Korean opposition parties have called for a joint parliamentary probe into the alleged widespread practice of public agencies, including state-owned casino operator Kangwon Land, illegally hiring staff via political and company connections.
The move follows revelations that around 2,000 of the 17,084 employees of Seoul Metro, the local government-run operator of Seoul’s Metropolitan Subway, were in some way related. Another employee at the Korean Red Cross was found to have hired his nephew despite other officials insisting he wasn’t qualified.
The scandals come just 12 months after Kangwon Land, the only casino in Korea to allow locals gambling, was found to have hired 493 of its 518 new employees between 2012 and 2013 via political connections. Korean President Moon Jae-in subsequently ordered the firing of 226 illegally hired Kangwon Land employees earlier this year while two leading members of South Korea’s opposition Liberty Korea Party were indicted in July for their part in the corruption scandal.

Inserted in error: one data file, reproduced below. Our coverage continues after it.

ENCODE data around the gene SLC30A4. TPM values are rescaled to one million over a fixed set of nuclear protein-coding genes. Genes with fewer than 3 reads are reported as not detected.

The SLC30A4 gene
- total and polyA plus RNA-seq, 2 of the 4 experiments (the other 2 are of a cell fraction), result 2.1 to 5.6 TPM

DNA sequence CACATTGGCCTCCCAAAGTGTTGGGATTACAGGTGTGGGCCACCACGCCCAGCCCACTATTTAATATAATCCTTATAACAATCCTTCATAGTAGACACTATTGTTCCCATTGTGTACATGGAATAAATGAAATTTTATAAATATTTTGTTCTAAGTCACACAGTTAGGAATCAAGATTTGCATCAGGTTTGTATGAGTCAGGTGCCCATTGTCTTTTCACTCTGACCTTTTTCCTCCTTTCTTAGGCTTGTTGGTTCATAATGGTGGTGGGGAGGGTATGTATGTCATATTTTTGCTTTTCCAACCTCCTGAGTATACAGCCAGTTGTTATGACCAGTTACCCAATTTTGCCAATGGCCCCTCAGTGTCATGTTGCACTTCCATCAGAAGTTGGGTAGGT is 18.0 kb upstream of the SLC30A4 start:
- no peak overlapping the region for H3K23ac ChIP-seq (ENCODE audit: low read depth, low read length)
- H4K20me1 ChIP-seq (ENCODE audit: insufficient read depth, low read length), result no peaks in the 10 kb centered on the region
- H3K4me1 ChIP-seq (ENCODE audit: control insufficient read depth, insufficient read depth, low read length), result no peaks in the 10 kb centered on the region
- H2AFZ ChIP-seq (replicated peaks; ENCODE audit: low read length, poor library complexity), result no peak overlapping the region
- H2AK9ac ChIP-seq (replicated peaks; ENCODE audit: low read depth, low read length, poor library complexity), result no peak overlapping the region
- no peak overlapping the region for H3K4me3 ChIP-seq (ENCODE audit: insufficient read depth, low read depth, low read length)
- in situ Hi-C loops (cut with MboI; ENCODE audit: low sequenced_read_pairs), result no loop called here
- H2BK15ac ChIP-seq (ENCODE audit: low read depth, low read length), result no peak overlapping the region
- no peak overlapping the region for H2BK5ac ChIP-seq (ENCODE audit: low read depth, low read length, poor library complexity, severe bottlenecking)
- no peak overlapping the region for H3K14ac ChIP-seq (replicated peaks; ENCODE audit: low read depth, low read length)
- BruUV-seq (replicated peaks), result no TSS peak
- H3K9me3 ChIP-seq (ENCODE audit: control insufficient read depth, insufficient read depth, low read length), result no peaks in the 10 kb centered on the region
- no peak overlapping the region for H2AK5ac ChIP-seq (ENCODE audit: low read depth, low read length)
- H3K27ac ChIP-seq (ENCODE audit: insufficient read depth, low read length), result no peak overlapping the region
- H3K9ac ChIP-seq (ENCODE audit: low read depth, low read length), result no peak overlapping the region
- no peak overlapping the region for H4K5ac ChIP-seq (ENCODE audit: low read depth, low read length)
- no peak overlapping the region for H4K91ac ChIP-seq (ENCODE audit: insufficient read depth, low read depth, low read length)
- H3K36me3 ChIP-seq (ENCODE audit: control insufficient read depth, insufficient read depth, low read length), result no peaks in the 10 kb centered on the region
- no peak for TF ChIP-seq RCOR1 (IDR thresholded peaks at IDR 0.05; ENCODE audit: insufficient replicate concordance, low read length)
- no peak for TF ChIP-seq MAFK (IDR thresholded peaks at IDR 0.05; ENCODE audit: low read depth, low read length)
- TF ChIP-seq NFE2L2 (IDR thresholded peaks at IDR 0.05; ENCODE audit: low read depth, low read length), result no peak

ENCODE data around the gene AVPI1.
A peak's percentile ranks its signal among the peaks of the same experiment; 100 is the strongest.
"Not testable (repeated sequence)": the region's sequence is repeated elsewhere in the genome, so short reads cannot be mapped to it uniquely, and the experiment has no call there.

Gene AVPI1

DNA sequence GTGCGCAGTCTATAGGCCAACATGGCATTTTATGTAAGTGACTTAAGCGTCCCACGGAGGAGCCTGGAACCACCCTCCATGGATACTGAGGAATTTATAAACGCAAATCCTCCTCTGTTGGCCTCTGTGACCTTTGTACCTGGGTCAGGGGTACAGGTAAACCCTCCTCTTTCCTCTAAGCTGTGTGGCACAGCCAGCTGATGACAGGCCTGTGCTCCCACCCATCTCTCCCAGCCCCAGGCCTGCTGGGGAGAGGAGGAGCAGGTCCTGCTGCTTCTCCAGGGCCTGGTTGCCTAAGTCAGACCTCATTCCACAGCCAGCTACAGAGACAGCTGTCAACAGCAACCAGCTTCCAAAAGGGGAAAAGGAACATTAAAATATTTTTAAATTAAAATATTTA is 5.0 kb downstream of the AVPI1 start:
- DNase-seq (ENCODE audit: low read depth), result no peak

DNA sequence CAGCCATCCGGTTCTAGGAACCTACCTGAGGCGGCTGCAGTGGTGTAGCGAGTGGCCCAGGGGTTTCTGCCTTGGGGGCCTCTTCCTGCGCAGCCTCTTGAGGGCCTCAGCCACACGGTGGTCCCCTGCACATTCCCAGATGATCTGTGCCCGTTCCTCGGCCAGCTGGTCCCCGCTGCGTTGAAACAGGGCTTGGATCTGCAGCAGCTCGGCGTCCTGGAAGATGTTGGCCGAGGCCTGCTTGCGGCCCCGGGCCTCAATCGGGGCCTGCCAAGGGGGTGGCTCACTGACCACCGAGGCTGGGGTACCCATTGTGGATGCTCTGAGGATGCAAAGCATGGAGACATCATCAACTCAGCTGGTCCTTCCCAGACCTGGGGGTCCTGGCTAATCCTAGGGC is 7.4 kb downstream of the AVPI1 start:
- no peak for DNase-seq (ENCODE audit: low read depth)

Representatives Kweon Seong-dong and Yeom Dong-yeol were charged with abuse of power and business interference, accused of exerting undue pressure in requesting friends and acquaintances be hired as trainees at the casino.
Ironically, it is the floor leader of the Liberty Korea Party, Kim Sung-tae, who now says he will join opposition parties the Bareunmirae Party and the Party for Democracy and Peace in conducting a full investigation of all recent scandals.
According to the Korea Herald, Liberty Korea Party leader Kim Byong-joon also stated that the current cases may be just “the tip of an iceberg.”